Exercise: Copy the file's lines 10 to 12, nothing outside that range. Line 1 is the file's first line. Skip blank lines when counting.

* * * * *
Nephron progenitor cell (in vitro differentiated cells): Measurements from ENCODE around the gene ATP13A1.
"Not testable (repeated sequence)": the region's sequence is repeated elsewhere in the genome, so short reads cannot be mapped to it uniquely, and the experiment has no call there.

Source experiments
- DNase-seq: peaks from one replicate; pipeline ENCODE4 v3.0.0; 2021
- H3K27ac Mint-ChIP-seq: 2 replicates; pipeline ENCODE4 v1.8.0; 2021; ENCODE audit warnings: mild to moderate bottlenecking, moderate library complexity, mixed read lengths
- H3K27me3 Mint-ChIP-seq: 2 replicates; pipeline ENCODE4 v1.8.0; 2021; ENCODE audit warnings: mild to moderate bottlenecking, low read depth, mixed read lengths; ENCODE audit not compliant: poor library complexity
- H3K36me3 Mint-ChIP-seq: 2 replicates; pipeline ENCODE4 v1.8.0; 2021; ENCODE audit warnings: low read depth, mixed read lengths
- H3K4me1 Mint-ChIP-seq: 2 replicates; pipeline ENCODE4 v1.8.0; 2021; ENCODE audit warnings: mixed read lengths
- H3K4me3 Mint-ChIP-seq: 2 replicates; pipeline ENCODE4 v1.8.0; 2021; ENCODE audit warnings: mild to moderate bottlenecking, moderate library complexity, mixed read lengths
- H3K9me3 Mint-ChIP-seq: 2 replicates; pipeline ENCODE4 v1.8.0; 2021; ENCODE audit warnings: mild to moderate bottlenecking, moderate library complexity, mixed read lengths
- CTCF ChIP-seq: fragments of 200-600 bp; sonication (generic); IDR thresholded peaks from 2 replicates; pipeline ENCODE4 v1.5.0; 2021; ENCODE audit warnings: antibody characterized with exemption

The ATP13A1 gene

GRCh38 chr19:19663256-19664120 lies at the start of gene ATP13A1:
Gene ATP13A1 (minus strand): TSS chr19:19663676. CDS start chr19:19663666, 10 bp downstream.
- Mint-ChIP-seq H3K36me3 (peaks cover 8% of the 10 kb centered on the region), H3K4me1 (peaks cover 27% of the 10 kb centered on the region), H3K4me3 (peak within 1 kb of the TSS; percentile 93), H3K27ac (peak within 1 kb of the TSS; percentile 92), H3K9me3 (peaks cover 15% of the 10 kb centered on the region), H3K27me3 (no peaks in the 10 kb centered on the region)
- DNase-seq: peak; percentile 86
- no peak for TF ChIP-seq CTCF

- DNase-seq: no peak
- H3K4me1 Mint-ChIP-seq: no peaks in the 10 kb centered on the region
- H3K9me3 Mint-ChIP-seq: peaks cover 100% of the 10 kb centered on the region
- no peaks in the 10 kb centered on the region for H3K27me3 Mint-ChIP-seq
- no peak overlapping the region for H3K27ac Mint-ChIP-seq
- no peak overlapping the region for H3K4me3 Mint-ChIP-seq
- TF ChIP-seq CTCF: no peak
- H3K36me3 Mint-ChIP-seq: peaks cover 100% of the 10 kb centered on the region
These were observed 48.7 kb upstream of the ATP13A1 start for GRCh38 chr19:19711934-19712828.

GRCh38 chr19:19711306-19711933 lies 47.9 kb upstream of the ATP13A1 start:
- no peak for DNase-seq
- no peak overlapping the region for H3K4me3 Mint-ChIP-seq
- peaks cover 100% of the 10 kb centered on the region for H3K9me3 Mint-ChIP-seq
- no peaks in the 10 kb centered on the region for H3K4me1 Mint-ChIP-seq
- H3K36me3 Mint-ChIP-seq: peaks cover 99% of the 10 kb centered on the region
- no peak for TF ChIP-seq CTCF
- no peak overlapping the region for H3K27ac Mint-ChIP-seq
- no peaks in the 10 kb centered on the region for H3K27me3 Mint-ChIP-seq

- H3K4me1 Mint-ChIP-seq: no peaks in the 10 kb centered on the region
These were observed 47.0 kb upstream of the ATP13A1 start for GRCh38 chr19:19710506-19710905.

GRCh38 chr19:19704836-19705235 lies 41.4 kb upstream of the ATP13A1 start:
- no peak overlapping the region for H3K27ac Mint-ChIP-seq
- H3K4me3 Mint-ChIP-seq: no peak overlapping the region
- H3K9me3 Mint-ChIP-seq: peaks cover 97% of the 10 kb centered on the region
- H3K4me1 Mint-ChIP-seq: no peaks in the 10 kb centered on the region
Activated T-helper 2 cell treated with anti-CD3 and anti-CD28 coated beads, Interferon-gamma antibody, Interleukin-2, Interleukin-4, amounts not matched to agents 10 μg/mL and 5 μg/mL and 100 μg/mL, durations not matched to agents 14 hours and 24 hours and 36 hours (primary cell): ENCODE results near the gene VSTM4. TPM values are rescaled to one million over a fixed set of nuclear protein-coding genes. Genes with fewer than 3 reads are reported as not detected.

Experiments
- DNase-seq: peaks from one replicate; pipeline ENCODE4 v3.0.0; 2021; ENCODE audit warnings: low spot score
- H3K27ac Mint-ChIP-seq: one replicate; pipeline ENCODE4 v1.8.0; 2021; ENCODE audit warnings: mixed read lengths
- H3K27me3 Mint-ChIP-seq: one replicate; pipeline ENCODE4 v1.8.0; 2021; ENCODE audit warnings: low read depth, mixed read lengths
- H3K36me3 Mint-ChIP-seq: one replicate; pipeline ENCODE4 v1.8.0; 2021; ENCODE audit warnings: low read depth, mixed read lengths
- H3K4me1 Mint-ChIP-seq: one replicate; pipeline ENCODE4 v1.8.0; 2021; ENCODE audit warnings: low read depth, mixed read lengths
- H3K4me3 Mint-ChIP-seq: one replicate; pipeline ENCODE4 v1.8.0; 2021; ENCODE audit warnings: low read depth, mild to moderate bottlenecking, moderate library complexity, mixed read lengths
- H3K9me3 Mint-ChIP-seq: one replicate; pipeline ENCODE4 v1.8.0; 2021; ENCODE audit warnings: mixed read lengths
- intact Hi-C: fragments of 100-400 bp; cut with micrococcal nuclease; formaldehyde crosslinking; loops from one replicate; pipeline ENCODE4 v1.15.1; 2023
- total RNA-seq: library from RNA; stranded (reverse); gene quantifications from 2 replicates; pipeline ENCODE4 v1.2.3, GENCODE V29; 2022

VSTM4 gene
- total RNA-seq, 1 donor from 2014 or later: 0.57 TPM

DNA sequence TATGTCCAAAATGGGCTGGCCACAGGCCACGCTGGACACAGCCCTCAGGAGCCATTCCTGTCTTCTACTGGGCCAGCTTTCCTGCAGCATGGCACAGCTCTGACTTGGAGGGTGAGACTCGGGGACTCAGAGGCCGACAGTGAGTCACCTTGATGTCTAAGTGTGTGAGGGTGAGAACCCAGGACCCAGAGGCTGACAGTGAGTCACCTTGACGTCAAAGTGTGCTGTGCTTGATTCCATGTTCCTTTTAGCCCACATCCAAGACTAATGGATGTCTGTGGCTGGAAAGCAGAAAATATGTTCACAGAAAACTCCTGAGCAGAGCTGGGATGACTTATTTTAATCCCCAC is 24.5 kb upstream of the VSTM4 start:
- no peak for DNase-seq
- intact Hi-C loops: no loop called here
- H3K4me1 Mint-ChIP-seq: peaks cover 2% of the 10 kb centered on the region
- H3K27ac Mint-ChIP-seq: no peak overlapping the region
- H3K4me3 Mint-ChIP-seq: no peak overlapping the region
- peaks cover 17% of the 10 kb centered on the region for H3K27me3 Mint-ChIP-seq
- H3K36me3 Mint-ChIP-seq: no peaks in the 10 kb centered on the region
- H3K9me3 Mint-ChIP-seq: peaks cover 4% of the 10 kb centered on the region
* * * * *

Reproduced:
- H3K9me3 Mint-ChIP-seq: 2 replicates; pipeline ENCODE4 v1.8.0; 2021; ENCODE audit warnings: mild to moderate bottlenecking, moderate library complexity, mixed read lengths
- CTCF ChIP-seq: fragments of 200-600 bp; sonication (generic); IDR thresholded peaks from 2 replicates; pipeline ENCODE4 v1.5.0; 2021; ENCODE audit warnings: antibody characterized with exemption

The ATP13A1 gene